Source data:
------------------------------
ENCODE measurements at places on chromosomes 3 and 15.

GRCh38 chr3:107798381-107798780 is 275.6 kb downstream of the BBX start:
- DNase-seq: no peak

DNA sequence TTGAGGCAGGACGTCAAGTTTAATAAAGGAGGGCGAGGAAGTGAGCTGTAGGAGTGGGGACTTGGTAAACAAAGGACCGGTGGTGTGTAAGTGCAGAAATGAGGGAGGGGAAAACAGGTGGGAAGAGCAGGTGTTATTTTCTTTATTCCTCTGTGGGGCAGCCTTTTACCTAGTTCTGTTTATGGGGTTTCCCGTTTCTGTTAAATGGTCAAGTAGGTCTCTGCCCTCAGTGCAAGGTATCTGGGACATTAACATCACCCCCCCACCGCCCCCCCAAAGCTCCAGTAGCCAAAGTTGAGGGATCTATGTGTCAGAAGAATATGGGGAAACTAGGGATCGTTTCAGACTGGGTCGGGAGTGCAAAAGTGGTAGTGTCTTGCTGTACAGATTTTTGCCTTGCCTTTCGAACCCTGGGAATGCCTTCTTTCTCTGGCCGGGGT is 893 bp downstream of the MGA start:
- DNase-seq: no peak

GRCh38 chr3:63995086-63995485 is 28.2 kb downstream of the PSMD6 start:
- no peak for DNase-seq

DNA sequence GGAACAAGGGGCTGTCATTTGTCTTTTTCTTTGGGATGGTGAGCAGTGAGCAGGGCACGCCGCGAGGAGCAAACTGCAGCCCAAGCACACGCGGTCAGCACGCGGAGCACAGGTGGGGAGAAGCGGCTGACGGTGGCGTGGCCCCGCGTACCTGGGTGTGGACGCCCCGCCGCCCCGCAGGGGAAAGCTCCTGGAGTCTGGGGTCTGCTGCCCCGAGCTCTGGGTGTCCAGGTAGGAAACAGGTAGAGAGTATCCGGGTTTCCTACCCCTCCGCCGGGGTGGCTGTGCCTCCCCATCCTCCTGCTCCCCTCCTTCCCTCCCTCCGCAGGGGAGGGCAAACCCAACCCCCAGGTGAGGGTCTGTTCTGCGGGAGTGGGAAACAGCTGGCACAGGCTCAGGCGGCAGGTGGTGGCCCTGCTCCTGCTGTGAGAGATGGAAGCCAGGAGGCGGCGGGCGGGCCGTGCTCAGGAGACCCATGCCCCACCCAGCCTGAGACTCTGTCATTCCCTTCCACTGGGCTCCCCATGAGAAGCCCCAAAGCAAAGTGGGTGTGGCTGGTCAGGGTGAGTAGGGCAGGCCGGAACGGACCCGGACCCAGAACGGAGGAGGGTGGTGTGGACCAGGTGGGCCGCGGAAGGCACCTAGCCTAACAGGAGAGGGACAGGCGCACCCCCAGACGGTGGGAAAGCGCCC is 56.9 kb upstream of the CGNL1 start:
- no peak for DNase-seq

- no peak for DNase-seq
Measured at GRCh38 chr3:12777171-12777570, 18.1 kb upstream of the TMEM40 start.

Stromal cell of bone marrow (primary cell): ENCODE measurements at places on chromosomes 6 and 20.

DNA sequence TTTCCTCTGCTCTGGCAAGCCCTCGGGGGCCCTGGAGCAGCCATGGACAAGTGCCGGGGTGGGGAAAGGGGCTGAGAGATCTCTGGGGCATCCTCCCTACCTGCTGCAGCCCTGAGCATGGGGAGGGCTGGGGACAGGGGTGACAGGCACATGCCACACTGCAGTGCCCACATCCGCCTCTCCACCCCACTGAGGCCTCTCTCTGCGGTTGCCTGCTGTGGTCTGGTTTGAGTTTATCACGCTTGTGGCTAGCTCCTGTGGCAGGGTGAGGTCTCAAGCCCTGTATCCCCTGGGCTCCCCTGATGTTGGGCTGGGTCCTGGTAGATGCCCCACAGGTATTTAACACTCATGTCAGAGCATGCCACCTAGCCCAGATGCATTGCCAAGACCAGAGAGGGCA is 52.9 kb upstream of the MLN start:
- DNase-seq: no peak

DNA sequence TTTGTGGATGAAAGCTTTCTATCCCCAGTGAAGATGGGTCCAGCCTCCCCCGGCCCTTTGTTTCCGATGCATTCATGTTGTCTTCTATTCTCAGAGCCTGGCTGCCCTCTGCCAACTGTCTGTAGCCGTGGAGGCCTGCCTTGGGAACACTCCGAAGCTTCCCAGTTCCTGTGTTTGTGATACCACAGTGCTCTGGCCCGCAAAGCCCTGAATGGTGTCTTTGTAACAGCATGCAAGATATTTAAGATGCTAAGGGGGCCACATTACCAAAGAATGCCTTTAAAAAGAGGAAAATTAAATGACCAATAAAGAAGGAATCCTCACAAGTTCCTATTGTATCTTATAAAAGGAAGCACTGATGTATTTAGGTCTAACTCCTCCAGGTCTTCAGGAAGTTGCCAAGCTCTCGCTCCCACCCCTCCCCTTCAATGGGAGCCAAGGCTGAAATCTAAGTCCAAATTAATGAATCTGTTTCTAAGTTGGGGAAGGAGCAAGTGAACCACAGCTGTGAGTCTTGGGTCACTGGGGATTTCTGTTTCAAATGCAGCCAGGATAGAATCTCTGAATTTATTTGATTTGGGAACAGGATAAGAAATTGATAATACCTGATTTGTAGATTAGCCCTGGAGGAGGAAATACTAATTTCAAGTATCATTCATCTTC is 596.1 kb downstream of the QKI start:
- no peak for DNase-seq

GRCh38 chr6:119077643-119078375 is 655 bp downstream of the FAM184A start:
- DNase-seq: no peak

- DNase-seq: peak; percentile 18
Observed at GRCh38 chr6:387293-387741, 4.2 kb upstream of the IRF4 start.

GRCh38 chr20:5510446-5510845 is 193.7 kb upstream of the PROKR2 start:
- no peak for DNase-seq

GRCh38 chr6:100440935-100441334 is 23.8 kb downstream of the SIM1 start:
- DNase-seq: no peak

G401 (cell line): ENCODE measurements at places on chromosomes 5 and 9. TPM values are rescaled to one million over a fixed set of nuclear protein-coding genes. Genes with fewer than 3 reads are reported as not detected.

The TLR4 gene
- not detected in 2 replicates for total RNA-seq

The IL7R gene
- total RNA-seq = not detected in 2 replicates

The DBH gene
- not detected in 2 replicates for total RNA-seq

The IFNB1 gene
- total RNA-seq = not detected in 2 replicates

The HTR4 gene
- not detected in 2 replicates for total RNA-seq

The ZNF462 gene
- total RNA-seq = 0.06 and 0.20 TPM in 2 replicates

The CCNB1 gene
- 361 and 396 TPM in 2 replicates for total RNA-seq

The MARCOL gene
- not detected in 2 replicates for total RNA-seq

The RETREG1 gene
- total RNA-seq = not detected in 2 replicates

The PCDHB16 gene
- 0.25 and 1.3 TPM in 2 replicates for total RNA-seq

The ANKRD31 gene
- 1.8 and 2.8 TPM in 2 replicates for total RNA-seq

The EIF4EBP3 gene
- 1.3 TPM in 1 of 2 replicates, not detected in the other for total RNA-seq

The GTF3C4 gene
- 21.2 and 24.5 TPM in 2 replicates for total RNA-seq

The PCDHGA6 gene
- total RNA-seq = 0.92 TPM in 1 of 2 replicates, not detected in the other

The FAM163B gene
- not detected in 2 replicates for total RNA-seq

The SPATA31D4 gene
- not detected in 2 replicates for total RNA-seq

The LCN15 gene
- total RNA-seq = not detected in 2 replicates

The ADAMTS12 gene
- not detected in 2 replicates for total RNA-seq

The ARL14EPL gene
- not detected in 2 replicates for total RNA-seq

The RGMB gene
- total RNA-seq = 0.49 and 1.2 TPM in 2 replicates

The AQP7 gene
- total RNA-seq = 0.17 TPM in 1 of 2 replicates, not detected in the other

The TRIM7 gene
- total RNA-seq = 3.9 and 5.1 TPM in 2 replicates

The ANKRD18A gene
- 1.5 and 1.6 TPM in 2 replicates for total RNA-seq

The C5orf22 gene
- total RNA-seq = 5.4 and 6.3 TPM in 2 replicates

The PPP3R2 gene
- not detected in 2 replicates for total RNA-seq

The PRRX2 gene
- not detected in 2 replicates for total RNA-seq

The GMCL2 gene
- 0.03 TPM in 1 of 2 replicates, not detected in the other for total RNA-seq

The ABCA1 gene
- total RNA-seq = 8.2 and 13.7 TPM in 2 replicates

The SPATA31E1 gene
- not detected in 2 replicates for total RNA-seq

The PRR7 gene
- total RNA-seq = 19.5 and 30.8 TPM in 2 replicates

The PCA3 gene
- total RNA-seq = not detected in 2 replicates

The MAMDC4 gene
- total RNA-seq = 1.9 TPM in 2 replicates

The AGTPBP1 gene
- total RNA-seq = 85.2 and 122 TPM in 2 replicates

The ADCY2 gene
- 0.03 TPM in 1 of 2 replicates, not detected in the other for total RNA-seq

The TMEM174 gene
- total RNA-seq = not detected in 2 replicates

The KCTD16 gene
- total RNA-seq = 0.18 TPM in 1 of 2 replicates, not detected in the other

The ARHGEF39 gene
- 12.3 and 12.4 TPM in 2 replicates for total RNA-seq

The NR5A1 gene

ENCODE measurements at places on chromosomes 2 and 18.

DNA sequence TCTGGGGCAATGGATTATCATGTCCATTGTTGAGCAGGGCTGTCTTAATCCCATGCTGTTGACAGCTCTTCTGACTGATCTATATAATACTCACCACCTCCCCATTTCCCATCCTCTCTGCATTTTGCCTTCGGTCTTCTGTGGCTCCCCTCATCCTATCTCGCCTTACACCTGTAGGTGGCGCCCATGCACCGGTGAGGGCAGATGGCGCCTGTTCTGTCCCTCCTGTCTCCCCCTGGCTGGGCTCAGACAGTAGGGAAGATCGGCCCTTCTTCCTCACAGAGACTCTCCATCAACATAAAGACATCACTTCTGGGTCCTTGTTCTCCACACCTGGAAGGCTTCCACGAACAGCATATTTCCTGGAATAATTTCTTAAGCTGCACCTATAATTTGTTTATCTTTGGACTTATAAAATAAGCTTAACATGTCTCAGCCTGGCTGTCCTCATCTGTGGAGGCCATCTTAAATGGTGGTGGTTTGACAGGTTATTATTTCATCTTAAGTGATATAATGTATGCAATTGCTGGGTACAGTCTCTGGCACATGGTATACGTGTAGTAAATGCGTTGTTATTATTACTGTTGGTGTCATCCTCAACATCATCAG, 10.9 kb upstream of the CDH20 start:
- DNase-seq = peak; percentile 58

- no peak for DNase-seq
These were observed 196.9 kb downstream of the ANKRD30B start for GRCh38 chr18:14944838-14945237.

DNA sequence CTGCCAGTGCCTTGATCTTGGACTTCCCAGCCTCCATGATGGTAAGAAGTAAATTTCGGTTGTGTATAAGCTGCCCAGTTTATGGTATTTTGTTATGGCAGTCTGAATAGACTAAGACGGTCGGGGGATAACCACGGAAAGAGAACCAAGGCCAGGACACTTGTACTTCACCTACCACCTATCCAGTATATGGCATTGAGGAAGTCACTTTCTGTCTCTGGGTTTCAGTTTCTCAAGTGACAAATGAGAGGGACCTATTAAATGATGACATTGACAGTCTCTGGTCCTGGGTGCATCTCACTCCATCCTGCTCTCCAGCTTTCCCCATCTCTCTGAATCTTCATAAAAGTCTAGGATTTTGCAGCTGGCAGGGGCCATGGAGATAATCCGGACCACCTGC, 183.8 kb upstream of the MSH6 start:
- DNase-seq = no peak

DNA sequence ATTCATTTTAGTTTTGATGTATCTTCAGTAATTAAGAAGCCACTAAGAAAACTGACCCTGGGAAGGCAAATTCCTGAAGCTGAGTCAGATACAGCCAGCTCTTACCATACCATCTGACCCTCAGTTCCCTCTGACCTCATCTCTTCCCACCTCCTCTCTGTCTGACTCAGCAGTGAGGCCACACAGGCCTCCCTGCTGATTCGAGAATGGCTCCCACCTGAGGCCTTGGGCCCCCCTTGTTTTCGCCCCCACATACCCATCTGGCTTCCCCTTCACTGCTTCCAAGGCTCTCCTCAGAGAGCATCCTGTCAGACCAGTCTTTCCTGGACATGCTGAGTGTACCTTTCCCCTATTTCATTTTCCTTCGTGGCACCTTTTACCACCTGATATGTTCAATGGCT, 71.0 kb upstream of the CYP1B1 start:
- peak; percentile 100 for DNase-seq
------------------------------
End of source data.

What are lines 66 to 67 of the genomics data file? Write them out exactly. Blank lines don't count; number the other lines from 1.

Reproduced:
The AQP7 gene
- total RNA-seq = 0.17 TPM in 1 of 2 replicates, not detected in the other